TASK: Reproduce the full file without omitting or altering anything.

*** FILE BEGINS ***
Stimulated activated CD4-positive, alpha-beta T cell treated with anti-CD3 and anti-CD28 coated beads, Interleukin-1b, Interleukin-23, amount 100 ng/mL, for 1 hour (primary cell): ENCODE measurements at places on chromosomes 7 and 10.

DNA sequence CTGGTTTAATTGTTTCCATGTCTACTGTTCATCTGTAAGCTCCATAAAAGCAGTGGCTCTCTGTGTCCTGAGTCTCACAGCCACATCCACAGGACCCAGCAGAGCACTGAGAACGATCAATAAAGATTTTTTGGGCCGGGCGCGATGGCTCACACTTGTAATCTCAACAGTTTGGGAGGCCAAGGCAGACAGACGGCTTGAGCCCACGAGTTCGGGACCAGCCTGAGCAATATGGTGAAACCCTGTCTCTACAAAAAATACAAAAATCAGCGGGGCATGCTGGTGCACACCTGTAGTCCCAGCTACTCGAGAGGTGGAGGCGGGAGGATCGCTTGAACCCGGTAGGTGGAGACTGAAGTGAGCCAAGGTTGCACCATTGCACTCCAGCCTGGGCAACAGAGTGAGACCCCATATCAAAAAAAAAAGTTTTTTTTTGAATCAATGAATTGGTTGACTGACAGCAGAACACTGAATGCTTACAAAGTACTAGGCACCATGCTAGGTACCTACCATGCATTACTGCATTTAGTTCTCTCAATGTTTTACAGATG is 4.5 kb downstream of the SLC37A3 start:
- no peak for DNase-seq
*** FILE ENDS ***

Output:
Stimulated activated CD4-positive, alpha-beta T cell treated with anti-CD3 and anti-CD28 coated beads, Interleukin-1b, Interleukin-23, amount 100 ng/mL, for 1 hour (primary cell): ENCODE measurements at places on chromosomes 7 and 10.

DNA sequence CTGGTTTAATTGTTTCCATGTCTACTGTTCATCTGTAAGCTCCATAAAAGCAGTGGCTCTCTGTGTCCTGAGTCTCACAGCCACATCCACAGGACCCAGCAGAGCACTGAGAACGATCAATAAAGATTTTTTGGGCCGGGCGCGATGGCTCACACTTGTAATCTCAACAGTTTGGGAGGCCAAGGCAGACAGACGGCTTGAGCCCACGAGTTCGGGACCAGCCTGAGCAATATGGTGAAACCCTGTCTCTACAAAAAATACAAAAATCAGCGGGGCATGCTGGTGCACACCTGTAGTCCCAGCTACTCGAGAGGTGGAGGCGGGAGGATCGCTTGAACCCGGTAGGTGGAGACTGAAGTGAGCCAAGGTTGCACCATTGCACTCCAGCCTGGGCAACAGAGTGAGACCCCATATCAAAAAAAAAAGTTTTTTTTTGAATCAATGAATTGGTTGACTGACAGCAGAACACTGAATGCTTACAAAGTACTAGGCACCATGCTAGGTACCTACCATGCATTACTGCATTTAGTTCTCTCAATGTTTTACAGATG is 4.5 kb downstream of the SLC37A3 start:
- no peak for DNase-seq